By now, I assume it’s obvious, but it’s worth stating clearly. I believe that Music NFTs that contain a link to a Music file are a sustaining innovation relative to the incumbents, i.e., no disruption. If this becomes the dominant practice, I predict that Music NFTs will eventually be dominated by the majors, as all previous music-based innovations have. I could be wrong, of course, but I always like to increase my odds of success wherever possible, and I believe disruptive approaches exist.
In “To Have No Juice”, I argued that our nascent industry must disrupt the major label paradigm. To do that, we must build businesses they are unable to replicate and serve customers they are unable to reach or do not value. I want to offer some thoughts on how we might do that.
Seizing the memes of production
One of the most disruptive innovations of blockchains is their ability to secure property rights without the need for centralized institutions like governments. NFTs are often characterized as digital property.
It makes sense, then, that profile picture NFTs, digital collectible NFTs, and gaming NFTs are highly valuable and many times larger than music NFTs. These NFTs represent digital assets where most of the value is consumed digitally. On the other hand, music copyright has an entire industry dedicated to exploiting it (there are no PFP majors, for example). If music NFTs are just a wrapper for music copyright, they’ll forever have to compete with vanilla copyright markets.
What excites me about the NFT opportunity in music is the vision of a more equitable, creative, experimental music industry. I would love to think we can build it by simply issuing music as NFTs, but, as I explained above, it seems unlikely if we don’t help artists create some leverage of their own. That means new markets and revenue streams; to do that, we’ll need to get creative. I see three opportunities:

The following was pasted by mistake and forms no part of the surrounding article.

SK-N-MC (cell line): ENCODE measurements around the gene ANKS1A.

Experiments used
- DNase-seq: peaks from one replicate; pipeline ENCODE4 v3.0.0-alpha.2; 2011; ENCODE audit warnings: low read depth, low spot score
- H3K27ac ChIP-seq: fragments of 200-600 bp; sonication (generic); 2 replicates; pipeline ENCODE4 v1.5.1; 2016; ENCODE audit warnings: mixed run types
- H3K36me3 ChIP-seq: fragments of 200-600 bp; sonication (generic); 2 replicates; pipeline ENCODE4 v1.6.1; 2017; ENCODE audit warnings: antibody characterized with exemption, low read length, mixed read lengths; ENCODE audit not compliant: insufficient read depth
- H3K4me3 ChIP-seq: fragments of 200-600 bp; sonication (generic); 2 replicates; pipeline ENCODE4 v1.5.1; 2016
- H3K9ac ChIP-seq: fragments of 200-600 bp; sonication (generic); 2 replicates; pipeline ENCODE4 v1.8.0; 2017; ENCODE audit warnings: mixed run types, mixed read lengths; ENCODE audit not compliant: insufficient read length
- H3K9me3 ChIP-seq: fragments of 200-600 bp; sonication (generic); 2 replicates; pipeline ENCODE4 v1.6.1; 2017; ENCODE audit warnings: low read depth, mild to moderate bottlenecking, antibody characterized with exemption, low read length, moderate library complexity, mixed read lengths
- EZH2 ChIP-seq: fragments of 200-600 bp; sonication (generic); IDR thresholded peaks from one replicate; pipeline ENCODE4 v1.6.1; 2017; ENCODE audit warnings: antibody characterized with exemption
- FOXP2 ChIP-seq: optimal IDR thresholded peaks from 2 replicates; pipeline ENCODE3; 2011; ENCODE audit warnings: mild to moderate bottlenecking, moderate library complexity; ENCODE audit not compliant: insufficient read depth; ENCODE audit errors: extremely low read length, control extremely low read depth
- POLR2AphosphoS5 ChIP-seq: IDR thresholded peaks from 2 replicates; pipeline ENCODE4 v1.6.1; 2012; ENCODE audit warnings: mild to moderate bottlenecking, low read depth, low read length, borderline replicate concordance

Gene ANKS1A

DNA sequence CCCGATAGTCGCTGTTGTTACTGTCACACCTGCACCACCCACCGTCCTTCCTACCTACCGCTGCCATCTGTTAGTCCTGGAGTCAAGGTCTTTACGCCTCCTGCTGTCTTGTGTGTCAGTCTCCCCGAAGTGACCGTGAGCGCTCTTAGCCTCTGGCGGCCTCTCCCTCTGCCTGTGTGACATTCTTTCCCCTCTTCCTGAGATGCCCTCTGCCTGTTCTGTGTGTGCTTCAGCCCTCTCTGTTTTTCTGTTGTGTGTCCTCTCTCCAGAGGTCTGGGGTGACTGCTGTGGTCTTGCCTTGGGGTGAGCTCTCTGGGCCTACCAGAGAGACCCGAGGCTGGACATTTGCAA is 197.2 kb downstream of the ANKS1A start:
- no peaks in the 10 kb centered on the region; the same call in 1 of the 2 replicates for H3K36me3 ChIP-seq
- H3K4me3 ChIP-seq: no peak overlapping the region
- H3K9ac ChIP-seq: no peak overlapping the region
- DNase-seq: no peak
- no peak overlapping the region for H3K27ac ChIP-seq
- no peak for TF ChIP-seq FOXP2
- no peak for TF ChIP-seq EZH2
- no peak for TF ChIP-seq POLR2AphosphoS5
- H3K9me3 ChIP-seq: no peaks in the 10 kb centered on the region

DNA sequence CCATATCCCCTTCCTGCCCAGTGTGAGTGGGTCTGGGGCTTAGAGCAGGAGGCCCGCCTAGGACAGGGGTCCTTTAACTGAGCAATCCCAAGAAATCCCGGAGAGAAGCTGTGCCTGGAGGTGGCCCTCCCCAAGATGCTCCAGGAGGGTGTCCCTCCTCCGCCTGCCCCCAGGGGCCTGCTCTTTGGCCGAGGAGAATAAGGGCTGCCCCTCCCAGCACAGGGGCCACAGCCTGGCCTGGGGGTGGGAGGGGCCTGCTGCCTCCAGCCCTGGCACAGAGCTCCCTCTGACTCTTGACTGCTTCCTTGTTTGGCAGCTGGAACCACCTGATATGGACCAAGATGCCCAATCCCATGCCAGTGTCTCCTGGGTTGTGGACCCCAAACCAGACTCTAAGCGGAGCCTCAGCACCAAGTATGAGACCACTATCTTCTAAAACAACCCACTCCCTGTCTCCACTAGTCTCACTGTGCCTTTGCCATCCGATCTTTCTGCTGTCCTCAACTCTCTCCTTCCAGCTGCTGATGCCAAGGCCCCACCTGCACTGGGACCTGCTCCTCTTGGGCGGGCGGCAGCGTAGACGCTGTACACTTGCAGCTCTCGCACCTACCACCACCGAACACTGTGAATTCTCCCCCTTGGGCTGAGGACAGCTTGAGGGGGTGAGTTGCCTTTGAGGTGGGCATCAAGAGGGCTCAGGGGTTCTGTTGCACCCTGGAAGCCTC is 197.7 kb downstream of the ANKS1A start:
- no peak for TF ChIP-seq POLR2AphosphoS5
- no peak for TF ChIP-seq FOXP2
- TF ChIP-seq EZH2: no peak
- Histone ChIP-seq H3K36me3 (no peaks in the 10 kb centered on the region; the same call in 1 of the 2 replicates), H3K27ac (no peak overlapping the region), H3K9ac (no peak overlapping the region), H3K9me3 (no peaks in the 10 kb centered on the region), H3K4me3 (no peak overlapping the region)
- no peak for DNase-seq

Building new, non-copyright revenues: A combination of new products and experiences built around digital-native rights
Collectibles: Collections designed around a theme related to a release
Comment Rights, e.g., Sound: The right to comment on a song cross-platform
Private/Public Message Rights: The right to send a message to an artist publicly or privately
Post-to-Feed/Feed Takeover Rights: The right to post to an artist’s feed or takeover a social channel for a limited time
Curation/Playlisting Rights: The right to curate an artist’s playlist, the right to curate an artist’s music across platforms
Follow/Notification Rights: The right to receive updates from an artist
Community Role-based Badges: The right to perform a set of activities within a community, e.g., voting, promotion, announcements, hosting, etc.
Cross-platform, Token-gated Content: The right to access private content across multiple platforms
Token-gated Access: The right to access private communities and digital spaces
Buyback Tokens: Artists buy back tokens they issue to supporters to raise funds for a project
A&R Funds: Compete directly with the labels to develop talent
Catalog Acquisition Funds: Compete directly with labels and publishers for catalog
Artist Collectives: Multi-disciplinary collectives that issue an ERC20 and cross-sell NFTs, access, collections, artwork, and products to a group of token holders organized around genre, location, brand, or theme
Exiting Copyright: A platform that allows artists to release music under CC0
These can also be combined. Imagine, for example, a platform that allows artists to assign their rights to the platform, collects any copyright royalties the artist generates, reports it to token holders, and uses the revenue to buy the artist’s NFTs.
It’s worth noting that you can pursue all of these opportunities without linking to music from your music NFT.
There are definitely valid counterarguments. By allowing collectors and speculators to fund new artists by buying music NFTs that contain music, artists will enjoy a stronger bargaining position versus labels (more rights buyers) or avoid selling rights altogether, thereby weakening the label’s position over time. At some point, music NFTs take over as the primary mechanism for investing in copyright. However, this is functionally equivalent to the independent label and distributor model, which, without billions of dollars, makes it unlikely to ever challenge the major’s position and will eventually be co-opted by the majors through M&A.
In a recent debate about this article, a friend reminded me that the outcomes of technology-based innovation are almost impossible to predict beforehand and that I should be mindful when making recommendations about the future. However, I believe that ideas are powerful and can change the future, so if there’s only one idea you take with you today, it is this:
If you’re working on anything in the space, I’d love to speak to you. DMs are open. Please reach out.